Compelling Evidence: New Detective Fiction showcases the best original stories, written by students, and growing out of the Graduate Program in Liberal Studies course "Detective Fiction and Film."
The course, first offered in 2012, seeks to uncover the unique appeals of the detective story, toward an understanding of what detective stories reveal about our cultural beliefs, as well as what specific cultural needs such fiction may be seen to be responding to. After substantive examination of the stories (and film adaptations) of Poe, Doyle, Hammett, Chandler, Parker, Grafton, Lippman, and others, students are required to craft their own original detective story. The best stories, over several years of the course, are collected here.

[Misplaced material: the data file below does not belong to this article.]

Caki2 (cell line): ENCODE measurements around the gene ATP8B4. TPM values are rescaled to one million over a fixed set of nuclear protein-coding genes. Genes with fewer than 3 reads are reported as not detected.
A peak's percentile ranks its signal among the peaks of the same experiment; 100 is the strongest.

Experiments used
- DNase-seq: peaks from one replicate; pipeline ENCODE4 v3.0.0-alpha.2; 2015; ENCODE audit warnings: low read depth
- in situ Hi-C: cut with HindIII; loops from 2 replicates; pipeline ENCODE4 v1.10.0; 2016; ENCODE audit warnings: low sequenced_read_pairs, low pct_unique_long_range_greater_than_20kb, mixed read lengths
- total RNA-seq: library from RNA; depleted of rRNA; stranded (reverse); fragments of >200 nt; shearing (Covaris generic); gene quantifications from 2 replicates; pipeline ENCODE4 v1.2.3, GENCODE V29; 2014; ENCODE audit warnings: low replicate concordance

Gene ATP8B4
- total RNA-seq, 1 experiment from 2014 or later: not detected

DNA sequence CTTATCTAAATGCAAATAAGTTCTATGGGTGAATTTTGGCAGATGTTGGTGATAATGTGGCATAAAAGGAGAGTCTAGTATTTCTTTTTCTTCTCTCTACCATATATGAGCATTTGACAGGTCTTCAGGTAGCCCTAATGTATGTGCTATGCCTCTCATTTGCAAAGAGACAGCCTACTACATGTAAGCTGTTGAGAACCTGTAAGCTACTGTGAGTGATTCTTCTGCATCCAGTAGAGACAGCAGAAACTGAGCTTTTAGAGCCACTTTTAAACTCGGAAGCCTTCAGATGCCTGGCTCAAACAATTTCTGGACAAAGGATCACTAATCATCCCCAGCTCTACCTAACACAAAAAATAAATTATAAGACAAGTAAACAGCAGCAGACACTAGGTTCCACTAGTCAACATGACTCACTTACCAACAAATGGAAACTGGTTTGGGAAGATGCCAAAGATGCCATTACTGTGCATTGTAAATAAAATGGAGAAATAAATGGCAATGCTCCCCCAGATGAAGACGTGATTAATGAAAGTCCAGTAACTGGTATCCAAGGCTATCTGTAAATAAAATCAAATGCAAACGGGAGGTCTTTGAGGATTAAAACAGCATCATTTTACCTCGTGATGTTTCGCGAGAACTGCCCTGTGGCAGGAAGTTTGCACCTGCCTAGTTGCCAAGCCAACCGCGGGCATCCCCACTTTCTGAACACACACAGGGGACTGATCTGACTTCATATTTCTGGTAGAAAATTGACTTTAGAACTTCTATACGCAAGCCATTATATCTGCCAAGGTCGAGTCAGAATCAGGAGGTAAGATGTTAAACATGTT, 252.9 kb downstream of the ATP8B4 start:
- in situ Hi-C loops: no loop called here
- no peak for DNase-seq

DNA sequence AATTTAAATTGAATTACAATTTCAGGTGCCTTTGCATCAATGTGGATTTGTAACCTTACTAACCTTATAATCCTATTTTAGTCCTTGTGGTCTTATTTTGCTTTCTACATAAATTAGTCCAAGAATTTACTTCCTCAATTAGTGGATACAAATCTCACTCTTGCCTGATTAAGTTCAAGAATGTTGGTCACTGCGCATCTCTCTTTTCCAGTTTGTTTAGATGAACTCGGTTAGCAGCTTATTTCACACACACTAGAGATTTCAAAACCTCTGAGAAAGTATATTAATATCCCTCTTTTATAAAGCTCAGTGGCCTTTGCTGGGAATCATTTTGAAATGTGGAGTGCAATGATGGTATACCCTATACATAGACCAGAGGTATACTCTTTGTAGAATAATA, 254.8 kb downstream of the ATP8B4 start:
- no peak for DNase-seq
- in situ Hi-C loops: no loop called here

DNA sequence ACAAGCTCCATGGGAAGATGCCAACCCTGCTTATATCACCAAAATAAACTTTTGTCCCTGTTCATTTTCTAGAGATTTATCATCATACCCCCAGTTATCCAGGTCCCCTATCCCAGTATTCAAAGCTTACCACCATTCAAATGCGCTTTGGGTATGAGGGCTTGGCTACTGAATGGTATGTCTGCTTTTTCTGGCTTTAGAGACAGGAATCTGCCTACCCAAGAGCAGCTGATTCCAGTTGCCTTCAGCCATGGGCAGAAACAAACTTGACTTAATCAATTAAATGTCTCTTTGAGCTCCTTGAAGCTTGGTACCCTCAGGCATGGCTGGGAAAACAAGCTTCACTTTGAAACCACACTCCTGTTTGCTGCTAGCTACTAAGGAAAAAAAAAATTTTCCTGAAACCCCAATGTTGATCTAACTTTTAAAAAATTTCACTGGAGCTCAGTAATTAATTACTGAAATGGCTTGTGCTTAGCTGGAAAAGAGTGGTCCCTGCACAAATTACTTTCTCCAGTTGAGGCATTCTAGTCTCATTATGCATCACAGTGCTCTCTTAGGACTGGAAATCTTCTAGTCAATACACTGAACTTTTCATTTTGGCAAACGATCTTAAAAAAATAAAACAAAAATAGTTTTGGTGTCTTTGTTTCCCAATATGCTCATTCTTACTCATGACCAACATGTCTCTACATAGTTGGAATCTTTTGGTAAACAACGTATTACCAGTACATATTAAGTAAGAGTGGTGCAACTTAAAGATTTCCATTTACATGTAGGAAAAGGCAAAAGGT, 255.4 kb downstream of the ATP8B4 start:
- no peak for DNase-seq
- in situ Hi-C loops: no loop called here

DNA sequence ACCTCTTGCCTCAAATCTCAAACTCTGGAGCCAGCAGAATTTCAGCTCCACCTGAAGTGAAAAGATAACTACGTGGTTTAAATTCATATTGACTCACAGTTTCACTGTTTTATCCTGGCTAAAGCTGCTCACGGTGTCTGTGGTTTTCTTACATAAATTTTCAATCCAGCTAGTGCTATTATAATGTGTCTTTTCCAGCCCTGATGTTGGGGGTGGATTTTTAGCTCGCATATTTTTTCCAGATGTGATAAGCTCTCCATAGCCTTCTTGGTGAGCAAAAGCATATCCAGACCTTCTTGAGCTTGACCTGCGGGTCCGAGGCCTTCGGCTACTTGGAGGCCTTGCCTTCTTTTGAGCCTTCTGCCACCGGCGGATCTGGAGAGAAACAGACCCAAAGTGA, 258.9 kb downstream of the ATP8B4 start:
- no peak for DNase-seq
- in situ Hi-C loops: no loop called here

From Dr. David C. Dougherty, developer/instructor of the course and Editor of the published volume:
Compelling evidence—the ideal for every detective story. We know from historical evidence that in the real world, many crimes remain unsolved; and the Innocence Project and other like-minded organizations, aided by new technologies, often DNA, have shown convincingly that far too many people serve time, or even die, for crimes someone else committed. But that’s the real world. And the comforting illusion detective fiction provides is that it doesn’t have to be that way. For me, however, the compelling evidence is that the recognized illusion admonishes us to strive for a more just world; and that there’s a lot of compellingly evident new talent out there, and in these pages.
Order your copy here.
To learn more about the Graduate Program in Liberal Studies at Loyola University Maryland, please visit the program homepage. Or, consider attending one of our upcoming film screening and discussion events:
Story of the Sixties, or Story for the Ages?: A Screening and Discussion of The Graduate
The Paradox of Violence in the Algerian Struggle for Independence: A Screening and Discussion of The Battle of Algiers